A Muggy, Mauzy Day

I grew up with the word ‘muggy’ so I’ve never considered it at all unusual.  During those dog days of an Ottawa August, when there’s little difference between swimming and walking because of the humidity, my mother, fanning herself with a stray piece of paper, would observe that it was ‘awfully muggy’.  I have, however, come across people who have never heard the word ‘muggy’ and are completely mystified as to its meaning.  It turns out to be an eighteenth-century English invention, evidently borrowed from the Scandies (does it get muggy in Scandinavia – I suppose it must) – as below:

muggy (adj.) Look up muggy at Dictionary.com1731, from mugen “to drizzle” (late 14c.), from a Scandinavian source, cf. Old Norse mugga “drizzling mist,” possibly from PIE *meug- “slimy, slippery” (see mucus).

I’m not sure I’m fond of this definition, which somehow manages to migrate from drizzling mist to mucus – ‘mucus’ along with ‘moist’ is among my least favorite words – some words simply do not sing.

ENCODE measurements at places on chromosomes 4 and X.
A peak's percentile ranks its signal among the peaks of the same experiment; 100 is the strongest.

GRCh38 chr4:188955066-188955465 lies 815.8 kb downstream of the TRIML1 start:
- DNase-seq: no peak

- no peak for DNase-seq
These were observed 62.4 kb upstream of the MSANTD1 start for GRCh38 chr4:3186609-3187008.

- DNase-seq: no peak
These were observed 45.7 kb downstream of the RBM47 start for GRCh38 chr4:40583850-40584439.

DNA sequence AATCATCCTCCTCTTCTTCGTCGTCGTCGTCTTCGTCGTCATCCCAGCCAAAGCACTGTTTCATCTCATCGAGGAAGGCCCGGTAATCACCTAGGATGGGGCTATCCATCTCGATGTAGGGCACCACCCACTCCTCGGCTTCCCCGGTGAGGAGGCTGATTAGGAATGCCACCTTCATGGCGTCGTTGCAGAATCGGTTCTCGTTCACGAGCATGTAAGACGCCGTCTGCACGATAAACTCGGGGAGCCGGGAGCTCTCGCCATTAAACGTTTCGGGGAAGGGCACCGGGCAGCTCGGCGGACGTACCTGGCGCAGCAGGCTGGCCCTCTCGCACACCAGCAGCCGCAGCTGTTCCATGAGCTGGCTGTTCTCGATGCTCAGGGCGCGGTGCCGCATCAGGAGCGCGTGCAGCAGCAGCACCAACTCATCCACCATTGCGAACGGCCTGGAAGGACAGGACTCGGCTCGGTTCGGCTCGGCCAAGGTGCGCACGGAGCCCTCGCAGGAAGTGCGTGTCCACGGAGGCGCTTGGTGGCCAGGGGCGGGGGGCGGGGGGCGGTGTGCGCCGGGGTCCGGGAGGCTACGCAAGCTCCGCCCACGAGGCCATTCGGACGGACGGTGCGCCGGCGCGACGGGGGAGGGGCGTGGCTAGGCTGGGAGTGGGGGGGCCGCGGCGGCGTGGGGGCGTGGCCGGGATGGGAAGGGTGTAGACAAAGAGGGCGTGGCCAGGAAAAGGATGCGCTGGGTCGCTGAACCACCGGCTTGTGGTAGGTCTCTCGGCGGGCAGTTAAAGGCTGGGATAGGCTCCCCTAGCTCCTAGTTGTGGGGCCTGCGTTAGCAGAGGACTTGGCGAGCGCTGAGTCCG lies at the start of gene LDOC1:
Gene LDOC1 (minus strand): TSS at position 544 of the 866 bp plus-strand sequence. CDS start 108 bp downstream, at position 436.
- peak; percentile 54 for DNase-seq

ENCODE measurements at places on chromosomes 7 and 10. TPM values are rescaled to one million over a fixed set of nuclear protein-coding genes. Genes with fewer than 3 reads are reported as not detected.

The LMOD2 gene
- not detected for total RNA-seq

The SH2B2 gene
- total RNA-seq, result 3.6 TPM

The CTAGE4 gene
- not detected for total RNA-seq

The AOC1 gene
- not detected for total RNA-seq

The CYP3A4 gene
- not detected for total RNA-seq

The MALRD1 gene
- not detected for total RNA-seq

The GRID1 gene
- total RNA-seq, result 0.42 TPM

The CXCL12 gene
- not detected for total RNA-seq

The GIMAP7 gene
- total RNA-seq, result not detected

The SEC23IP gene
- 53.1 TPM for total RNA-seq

I recently came across a Twitter stream that discussed ‘muggy’ in concert with ‘mauzy’, evidently a Newfoundland expression meaning ‘misty’, but used to indicate hazy or foggy – mauzy.   In addition to illustrating  the wonderful particularity and strangeness of regional colloquialisms, ‘mauzy’  also reminds me of the extent to which Canadians are attuned to the weather – to the lights in the air and the shimmers on the water and the way breezes blow across certain fields – and how all of those things tell us when we’re home.


About hickson1

Art historian, professor, Italian Renaissance and Baroque specialist, Italophile
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One Response to A Muggy, Mauzy Day

  1. “It’s a mauzy old day,” is often spoken wistfully by one wishing for a bit more sun but resigned to the fact that here at the northwest Atlantic the beneficial vapours from the ocean are generally the best we can hope for.

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